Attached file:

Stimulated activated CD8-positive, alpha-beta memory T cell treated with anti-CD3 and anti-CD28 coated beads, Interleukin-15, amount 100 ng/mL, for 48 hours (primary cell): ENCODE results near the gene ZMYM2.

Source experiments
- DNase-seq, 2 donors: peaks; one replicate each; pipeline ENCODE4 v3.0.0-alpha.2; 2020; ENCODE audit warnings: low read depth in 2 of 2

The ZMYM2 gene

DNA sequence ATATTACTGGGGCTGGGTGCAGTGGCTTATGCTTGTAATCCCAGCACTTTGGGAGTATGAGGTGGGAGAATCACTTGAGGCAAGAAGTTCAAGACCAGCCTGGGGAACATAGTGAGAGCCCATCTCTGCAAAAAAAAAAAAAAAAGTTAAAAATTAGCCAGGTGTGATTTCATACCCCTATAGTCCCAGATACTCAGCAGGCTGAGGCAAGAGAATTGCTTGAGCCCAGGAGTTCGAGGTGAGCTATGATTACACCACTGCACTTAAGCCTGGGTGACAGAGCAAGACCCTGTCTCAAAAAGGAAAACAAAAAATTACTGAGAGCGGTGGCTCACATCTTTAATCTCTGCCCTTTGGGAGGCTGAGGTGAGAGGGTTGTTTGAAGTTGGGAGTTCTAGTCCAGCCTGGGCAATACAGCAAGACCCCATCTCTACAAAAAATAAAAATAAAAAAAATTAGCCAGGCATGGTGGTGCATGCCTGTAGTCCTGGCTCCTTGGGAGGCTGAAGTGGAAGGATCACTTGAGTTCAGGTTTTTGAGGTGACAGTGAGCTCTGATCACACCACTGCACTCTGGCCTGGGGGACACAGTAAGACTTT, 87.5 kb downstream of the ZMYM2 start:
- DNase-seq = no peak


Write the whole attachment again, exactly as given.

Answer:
Stimulated activated CD8-positive, alpha-beta memory T cell treated with anti-CD3 and anti-CD28 coated beads, Interleukin-15, amount 100 ng/mL, for 48 hours (primary cell): ENCODE results near the gene ZMYM2.

Source experiments
- DNase-seq, 2 donors: peaks; one replicate each; pipeline ENCODE4 v3.0.0-alpha.2; 2020; ENCODE audit warnings: low read depth in 2 of 2

The ZMYM2 gene

DNA sequence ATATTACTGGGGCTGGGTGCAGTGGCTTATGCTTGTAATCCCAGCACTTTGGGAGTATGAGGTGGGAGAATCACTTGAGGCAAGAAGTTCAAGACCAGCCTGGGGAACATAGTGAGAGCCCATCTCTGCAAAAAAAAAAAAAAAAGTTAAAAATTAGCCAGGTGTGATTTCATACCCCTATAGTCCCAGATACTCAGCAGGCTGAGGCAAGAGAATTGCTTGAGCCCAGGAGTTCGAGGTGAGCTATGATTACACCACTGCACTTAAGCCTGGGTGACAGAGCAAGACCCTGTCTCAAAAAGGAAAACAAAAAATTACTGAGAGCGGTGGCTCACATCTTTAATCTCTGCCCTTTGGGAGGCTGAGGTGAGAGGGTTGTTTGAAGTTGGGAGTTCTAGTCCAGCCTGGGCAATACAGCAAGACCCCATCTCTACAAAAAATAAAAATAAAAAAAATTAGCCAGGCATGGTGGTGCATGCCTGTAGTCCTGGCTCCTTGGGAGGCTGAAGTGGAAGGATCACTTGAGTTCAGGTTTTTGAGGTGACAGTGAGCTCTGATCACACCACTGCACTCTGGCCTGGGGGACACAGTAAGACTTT, 87.5 kb downstream of the ZMYM2 start:
- DNase-seq = no peak